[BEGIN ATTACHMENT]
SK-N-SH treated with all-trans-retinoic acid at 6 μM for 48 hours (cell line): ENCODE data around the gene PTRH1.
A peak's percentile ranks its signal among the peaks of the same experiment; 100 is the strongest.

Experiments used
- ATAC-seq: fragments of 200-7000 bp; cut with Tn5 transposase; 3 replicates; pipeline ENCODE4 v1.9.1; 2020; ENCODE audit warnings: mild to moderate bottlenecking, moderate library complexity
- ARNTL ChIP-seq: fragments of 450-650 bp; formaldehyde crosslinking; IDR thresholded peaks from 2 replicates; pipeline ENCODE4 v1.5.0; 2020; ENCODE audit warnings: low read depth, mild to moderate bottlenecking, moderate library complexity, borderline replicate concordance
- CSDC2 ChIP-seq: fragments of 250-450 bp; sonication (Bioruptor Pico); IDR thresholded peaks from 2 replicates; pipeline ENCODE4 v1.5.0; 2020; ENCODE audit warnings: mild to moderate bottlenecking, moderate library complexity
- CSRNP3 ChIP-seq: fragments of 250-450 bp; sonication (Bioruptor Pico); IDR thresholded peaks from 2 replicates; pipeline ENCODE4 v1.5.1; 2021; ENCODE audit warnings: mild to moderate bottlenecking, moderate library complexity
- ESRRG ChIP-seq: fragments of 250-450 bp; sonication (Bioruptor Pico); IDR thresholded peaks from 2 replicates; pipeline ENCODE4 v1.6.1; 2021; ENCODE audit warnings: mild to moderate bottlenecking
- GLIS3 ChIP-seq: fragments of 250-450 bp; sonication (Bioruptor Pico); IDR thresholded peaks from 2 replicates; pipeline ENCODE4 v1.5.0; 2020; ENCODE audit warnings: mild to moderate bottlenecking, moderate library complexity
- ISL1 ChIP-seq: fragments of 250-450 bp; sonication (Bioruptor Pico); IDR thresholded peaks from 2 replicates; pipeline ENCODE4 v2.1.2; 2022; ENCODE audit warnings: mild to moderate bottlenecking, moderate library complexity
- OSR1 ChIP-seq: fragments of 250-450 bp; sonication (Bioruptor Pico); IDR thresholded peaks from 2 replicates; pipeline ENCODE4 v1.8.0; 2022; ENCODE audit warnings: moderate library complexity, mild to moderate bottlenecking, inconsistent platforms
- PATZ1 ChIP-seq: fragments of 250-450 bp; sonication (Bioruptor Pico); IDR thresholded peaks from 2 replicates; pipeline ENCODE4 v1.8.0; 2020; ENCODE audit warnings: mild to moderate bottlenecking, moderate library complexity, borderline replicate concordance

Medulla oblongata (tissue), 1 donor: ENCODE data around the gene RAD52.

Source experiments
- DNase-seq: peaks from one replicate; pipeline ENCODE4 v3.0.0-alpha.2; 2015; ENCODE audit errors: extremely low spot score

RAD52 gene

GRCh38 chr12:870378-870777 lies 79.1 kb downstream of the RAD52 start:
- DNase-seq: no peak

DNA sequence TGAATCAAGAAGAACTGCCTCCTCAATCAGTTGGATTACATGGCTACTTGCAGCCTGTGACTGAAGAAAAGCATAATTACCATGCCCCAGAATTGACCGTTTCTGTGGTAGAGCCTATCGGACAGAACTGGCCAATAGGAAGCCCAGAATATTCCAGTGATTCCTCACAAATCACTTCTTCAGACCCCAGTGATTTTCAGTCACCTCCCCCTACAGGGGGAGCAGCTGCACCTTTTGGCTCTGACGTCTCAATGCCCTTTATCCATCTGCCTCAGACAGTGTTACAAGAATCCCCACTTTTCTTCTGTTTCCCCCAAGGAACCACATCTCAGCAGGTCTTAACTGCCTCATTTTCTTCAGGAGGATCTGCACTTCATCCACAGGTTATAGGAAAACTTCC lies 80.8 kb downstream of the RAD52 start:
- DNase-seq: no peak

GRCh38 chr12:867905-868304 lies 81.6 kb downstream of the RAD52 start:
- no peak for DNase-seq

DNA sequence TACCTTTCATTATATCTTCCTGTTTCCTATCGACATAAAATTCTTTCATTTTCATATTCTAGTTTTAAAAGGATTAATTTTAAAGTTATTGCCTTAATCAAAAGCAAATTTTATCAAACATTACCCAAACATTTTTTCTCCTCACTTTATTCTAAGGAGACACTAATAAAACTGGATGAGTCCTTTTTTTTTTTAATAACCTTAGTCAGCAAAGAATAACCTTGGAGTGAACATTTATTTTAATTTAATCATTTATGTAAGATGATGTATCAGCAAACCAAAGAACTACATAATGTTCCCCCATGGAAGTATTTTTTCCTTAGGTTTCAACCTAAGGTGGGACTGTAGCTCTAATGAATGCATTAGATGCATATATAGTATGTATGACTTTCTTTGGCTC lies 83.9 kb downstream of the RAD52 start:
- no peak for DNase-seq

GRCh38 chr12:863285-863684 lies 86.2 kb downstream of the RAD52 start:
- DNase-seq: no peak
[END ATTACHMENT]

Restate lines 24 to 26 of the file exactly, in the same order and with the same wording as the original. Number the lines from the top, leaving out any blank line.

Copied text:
- no peak for DNase-seq

GRCh38 chr12:863285-863684 lies 86.2 kb downstream of the RAD52 start:
- DNase-seq: no peak